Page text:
The Gulf oil spill has dealt a big blow to expanded offshore drilling, leaving the nation's energy problems as murky and unsettled as ever.
The disaster may bolster arguments for greater energy conservation and renewable energy sources such as wind and solar, environmentalists say. But it's hard to see any other political beneficiaries, and under the best of scenarios, few experts think the nation's thirst for foreign oil will abate for years to come.
Apart from the deaths of 11 oil rig workers and the environmental damage to the Gulf and southeastern coastlines, the spill has hurt an array of political causes. At best it's an embarrassment to President Barack Obama. He recently had embraced expanded offshore drilling in hopes of winning Republican support for a broad-ranging energy bill that would include efforts to limit heat-trapping gases.
The spreading oil slick has prompted several GOP officials to withdraw their support for more offshore wells, complicating efforts to craft a bipartisan energy package.
The disaster also is causing discomfort for some conservative Republicans eyeing a possible 2012 presidential bid. Former Alaska Gov. Sarah Palin's "drill, baby, drill" motto, and former House Speaker Newt Gingrich's "drill here, drill now" refrain, suddenly don't seem so clever or wise.
Government and environmental activists said Wednesday that the only clear political fallout of the oil spill is a halt in momentum for expanded offshore drilling. Drilling will continue where it is established, including portions of the Gulf of Mexico and Alaskan waters. But proposed expansions in those areas and along much of the Atlantic coast are now in limbo.
Energy and environmental advocates, meanwhile, are regrouping and trying to gauge the potential strengths of other causes, including incentives for mass-transit and high-mileage vehicles, renewable energy sources and stay-the-course policies that rely heavily on imported oil. On Wednesday, it was hard to pick winners and losers.
The Gulf oil spill "has definitely changed the equation but not necessarily in a negative way," said Sen. Barbara Boxer, D-Calif., an opponent of offshore drilling and advocate of tougher carbon emission controls. Backers of more offshore drilling, she said, "understand they're going to need to work with us in making it safer. In some ways, it opens up that door."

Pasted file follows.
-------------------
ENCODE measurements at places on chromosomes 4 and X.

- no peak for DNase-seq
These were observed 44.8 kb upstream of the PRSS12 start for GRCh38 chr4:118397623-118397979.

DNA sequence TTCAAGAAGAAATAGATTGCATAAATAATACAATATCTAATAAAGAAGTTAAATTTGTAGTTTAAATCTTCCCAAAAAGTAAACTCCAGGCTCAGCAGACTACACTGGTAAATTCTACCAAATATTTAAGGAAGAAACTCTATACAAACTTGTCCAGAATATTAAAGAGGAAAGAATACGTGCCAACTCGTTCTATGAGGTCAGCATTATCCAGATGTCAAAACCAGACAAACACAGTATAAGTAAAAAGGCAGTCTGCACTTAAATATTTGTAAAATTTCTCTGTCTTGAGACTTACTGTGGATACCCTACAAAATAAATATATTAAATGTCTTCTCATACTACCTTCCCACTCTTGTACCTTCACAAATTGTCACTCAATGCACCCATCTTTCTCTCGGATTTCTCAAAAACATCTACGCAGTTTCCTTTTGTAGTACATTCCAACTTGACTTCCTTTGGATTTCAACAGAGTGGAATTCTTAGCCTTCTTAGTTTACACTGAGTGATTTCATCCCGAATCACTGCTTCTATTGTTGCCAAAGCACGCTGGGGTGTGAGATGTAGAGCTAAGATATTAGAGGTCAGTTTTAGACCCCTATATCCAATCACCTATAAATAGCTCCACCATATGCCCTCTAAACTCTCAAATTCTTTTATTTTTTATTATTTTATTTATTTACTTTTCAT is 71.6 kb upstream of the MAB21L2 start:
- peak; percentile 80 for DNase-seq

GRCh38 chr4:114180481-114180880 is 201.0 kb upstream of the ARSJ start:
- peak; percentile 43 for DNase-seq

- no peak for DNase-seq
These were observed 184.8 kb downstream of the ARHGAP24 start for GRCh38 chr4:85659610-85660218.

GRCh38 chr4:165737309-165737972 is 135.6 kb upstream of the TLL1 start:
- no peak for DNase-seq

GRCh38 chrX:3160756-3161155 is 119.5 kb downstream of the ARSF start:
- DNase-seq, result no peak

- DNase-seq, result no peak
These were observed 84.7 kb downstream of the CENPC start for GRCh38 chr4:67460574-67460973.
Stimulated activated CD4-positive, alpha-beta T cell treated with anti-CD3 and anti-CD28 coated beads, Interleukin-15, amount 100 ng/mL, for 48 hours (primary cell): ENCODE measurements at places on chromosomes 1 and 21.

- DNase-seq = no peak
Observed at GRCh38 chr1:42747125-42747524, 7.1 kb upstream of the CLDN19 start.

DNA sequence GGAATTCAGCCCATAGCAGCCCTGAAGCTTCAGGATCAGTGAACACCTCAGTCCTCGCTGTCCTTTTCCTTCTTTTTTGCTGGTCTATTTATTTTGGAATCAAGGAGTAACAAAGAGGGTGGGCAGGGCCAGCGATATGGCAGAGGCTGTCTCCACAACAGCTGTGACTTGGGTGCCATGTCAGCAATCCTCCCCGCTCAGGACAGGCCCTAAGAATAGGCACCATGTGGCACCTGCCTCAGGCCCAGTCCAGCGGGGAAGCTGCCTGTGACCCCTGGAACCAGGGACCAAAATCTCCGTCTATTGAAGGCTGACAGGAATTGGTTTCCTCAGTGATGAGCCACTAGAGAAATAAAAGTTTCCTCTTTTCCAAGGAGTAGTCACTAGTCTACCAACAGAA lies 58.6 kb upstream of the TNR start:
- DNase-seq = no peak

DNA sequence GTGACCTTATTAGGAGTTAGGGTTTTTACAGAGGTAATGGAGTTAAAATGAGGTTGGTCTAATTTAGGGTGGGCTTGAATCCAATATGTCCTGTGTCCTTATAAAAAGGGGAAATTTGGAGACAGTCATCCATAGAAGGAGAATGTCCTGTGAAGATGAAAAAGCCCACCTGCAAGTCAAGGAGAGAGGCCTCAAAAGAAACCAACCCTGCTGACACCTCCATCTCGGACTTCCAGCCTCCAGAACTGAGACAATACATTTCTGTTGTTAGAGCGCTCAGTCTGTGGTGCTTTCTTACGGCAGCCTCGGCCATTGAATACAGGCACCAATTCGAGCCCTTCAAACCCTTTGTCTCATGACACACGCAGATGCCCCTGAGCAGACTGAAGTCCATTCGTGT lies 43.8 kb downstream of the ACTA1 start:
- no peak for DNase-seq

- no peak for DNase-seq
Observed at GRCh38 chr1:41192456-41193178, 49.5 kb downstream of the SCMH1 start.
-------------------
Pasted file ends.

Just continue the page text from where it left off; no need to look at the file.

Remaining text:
Until the April 20 incident, backing an expansion of offshore drilling was largely a centrist political position. It drew support from Obama and moderate Republican governors of coastal states, such as Florida's Charlie Crist and California's Arnold Schwarzenegger.
But the two governors dropped their support as the Gulf spill's magnitude became clearer. The White House has said no new drilling will occur until the accident's causes are thoroughly examined.
"All the political winds are blowing in the direction of no additional oil drilling," said Erich Pica, president of Friends of the Earth, which opposes such expansions. The Gulf disaster, he said, "has given us a political-policy timeout."
Pica said it's possible Congress will approve a scaled-down energy bill that's far less ambitious than the bill the House passed last year. The Gulf spill could fuel efforts to reduce energy use, he said, which might include new tax incentives for electric or hybrid-fuel cars and renewable energy sources.
Even before the Gulf rig explosion, it seemed unlikely the Senate would match the House by passing an energy bill capping greenhouse gas emissions and establishing some type of marketplace in which emission permits could be exchanged. The best hope involved drawing the support of Republican Sen. Lindsey Graham of South Carolina, who insisted on expanded offshore drilling and more federal loan guarantees for new nuclear power plants.
Graham said in an interview Wednesday that the Gulf spill does not necessarily rule out passage of a comprehensive energy bill this year, although he noted it's always difficult to round up 60 votes to overcome filibusters in the 100-member Senate.
Praising Obama's approach to the oil spill, Graham said, "We should be cautious, we should let this settle out, get this spill under control, find out what happened, but realize that America's energy dependency is a national security threat."
"Our choices all involve risk," Graham said. The risk of having Middle East countries set oil prices for America, "and this money getting into the wrong hands that we send overseas, to me, is much greater than the risks of domestic exploration for oil and gas."
Sen. John Kerry, D-Mass., who is leading efforts to craft a Senate energy bill, told an environmental gathering Wednesday that this year is "perhaps our last, best chance to pass comprehensive climate and energy legislation."
To settle for a scaled-back bill that deals only with energy sources and consumption, Kerry said, "ignores the fact that America today is confronting three interrelated crises: an energy security crisis, a climate crisis and an economic crisis. Our best response to all three is a bold, comprehensive bill that accelerates green innovation and creates millions of new jobs as we develop and produce the next generation of renewable power sources, alternative fuels and energy-efficient cars, homes and workplaces."